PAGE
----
- Safely Canning Food at Home
Safely Canning Food at Home
What is home canning?
Home canning, also known as home bottling, is a method of preserving food that prevents spoiling. It uses heat and acid to help preserve food and keep it safe for us to eat. Spoiling can result from exposure to air, microorganisms and moisture losses. Microorganisms or “germs” include bacteria, yeasts and molds. These can produce a sour smell or cause food poisoning. Proper home canning will create a tight seal on the jars to keep air and microorganisms out, and moisture and freshness locked inside.
You can preserve all types of foods. Popular choices include tomatoes, jams, jellies, sauces, fruits, chutneys, relishes, pickles, and vegetables. It is also possible to can meat, fish, poultry, milk and prepared foods like soups and stews. The canning equipment and method that you use will depend on what food you are preserving.
Keeping your food safe
If you are considering the use of home canning to process food for your own consumption or for sale or distribution to consumers, there are a number of things you need to know to ensure that your food products are safe to consume.
Home canning is very safe when done properly. However, improper home canning can increase the risk of botulism. Botulism is a foodborne illness that is caused by the Clostridium botulinum bacteria. The bacteria like to grow in environments that are low in acid and oxygen, and high in moisture. The bacteria and toxin that cause botulism are invisible to the naked eye and do not change the colour, odour or taste of food.
When proper home canning techniques are followed, the risk of botulism is very low. The safest home canning choices to start with are high-acid foods like fruits and relishes, pickles and chutneys that need to be made with acid.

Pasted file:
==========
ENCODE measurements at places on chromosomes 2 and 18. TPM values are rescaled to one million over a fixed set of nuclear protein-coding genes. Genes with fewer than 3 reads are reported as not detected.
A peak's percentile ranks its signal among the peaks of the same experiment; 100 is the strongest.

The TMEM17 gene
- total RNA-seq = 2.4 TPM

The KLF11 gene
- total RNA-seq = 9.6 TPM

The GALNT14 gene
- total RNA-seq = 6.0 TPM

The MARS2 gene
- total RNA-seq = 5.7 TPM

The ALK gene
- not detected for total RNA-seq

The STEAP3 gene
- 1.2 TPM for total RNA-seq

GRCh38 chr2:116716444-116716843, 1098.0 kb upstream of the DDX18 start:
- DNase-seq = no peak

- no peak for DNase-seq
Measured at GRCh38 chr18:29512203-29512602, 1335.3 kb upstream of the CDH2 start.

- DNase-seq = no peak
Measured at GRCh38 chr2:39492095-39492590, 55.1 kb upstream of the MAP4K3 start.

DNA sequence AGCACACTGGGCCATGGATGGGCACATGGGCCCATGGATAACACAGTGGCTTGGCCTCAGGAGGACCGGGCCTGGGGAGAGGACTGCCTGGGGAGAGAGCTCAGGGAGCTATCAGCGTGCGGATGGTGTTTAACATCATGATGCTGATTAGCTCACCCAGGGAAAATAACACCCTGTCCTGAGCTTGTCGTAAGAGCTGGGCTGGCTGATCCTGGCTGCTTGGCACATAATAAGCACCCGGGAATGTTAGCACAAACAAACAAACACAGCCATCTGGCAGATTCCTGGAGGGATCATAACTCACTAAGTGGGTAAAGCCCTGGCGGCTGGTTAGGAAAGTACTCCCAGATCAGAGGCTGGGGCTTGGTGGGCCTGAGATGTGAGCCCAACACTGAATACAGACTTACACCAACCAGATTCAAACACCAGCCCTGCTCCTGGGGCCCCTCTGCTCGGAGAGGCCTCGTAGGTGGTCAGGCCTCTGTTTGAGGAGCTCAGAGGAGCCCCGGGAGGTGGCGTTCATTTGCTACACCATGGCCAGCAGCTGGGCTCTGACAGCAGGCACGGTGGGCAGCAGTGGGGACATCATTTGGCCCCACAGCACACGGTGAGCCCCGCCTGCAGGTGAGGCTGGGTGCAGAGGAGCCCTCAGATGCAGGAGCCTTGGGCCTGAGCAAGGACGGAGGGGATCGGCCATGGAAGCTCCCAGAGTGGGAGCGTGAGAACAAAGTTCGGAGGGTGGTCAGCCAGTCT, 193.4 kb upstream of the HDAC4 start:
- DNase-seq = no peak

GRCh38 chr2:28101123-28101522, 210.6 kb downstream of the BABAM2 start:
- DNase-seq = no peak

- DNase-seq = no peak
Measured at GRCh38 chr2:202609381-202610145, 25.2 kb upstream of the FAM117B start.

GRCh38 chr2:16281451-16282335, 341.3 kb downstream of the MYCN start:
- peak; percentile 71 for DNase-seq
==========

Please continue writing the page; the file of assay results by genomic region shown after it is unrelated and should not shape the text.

Before you start canning
Home canning requires special equipment, such as glass jars, metal lids, metal rings, boiling water canners and pressure canners. If you have never done any canning before, it may be a good idea to take a home canning course, or read current books and magazines on home canning.
Foods for canning are classified into two types: high-acid foods and low-acid foods, and before you start canning, you need to determine the acid level of the food. Each type of food requires a different method of heat processing to achieve the required temperatures necessary to prevent the growth of harmful bacteria.
(require a boiling water canner)
High-acid foods include those with a pH of less than 4.6, such as fruit, pickles, sauerkraut, jams, jellies, marmalades and fruit butters. A boiling water canner heats food to 100°C (212°F) at sea level. The acid in the food prevents bacteria from growing, while this temperature will kill most yeasts, moulds and bacteria that could be present. As the bacteria that causes botulism does not grow at a pH below 4.6, it is not a concern for high acid foods.
A boiling water canner is sometimes called a “boiling water bath”. It is a large pot with a fitted lid and is usually made of aluminum or porcelain covered steel. It also comes with removable racks for resting the jars.
(require a pressure canner)
Low-acid foods include those with a pH of more than 4.6, such as meat, seafood, poultry, soup, milk and most fresh vegetables, except tomatoes. Tomatoes are borderline high-acid food and require an acid, such as lemon juice or vinegar, to be added for safer canning. Mixtures of low and high acid foods, such as spaghetti sauce with meat, vegetables and tomatoes, are considered low-acid foods. For low-acid foods, the required temperatures can only be achieved in a pressure canner to destroy the bacteria which cause botulism.